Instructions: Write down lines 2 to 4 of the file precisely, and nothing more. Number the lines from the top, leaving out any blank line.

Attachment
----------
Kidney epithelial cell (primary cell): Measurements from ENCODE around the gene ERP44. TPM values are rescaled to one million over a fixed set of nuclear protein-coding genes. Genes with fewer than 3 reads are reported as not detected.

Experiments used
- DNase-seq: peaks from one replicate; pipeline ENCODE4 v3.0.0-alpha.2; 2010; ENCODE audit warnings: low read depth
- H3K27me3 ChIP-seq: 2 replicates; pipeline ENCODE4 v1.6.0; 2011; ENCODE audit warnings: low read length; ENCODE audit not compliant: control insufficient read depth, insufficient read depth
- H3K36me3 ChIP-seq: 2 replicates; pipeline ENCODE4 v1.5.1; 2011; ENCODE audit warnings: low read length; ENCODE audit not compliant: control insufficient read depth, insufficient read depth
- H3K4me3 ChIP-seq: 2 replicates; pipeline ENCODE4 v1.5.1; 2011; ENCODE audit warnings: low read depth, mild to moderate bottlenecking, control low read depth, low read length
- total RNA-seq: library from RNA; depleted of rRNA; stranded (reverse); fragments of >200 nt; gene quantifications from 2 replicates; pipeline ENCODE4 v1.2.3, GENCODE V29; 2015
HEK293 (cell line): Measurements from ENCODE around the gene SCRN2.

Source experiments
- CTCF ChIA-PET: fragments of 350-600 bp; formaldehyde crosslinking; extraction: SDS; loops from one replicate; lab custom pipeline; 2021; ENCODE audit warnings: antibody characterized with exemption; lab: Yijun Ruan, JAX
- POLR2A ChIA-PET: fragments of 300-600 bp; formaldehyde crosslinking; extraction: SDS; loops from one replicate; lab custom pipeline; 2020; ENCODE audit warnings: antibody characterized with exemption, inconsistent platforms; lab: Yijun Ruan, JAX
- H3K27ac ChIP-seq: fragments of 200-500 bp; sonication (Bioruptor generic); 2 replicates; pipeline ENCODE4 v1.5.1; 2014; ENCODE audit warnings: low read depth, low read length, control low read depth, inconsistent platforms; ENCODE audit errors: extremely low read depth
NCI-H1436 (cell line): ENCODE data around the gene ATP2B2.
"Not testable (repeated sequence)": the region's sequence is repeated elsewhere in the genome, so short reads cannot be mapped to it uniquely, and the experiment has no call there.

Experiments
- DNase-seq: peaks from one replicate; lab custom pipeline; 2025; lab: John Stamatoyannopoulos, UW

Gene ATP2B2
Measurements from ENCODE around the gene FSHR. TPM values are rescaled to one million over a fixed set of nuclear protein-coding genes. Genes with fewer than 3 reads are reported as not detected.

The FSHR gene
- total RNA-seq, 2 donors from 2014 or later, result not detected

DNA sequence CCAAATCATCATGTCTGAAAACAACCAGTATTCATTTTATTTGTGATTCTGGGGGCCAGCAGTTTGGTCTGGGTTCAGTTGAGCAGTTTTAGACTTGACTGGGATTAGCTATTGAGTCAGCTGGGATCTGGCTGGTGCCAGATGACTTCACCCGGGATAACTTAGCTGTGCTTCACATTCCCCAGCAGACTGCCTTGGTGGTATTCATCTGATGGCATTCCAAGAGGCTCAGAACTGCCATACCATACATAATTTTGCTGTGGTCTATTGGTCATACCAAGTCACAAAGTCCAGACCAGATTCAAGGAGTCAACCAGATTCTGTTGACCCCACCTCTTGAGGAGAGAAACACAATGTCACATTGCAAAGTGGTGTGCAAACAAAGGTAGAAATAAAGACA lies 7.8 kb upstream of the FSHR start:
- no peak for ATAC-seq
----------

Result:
Experiments used
- DNase-seq: peaks from one replicate; pipeline ENCODE4 v3.0.0-alpha.2; 2010; ENCODE audit warnings: low read depth
- H3K27me3 ChIP-seq: 2 replicates; pipeline ENCODE4 v1.6.0; 2011; ENCODE audit warnings: low read length; ENCODE audit not compliant: control insufficient read depth, insufficient read depth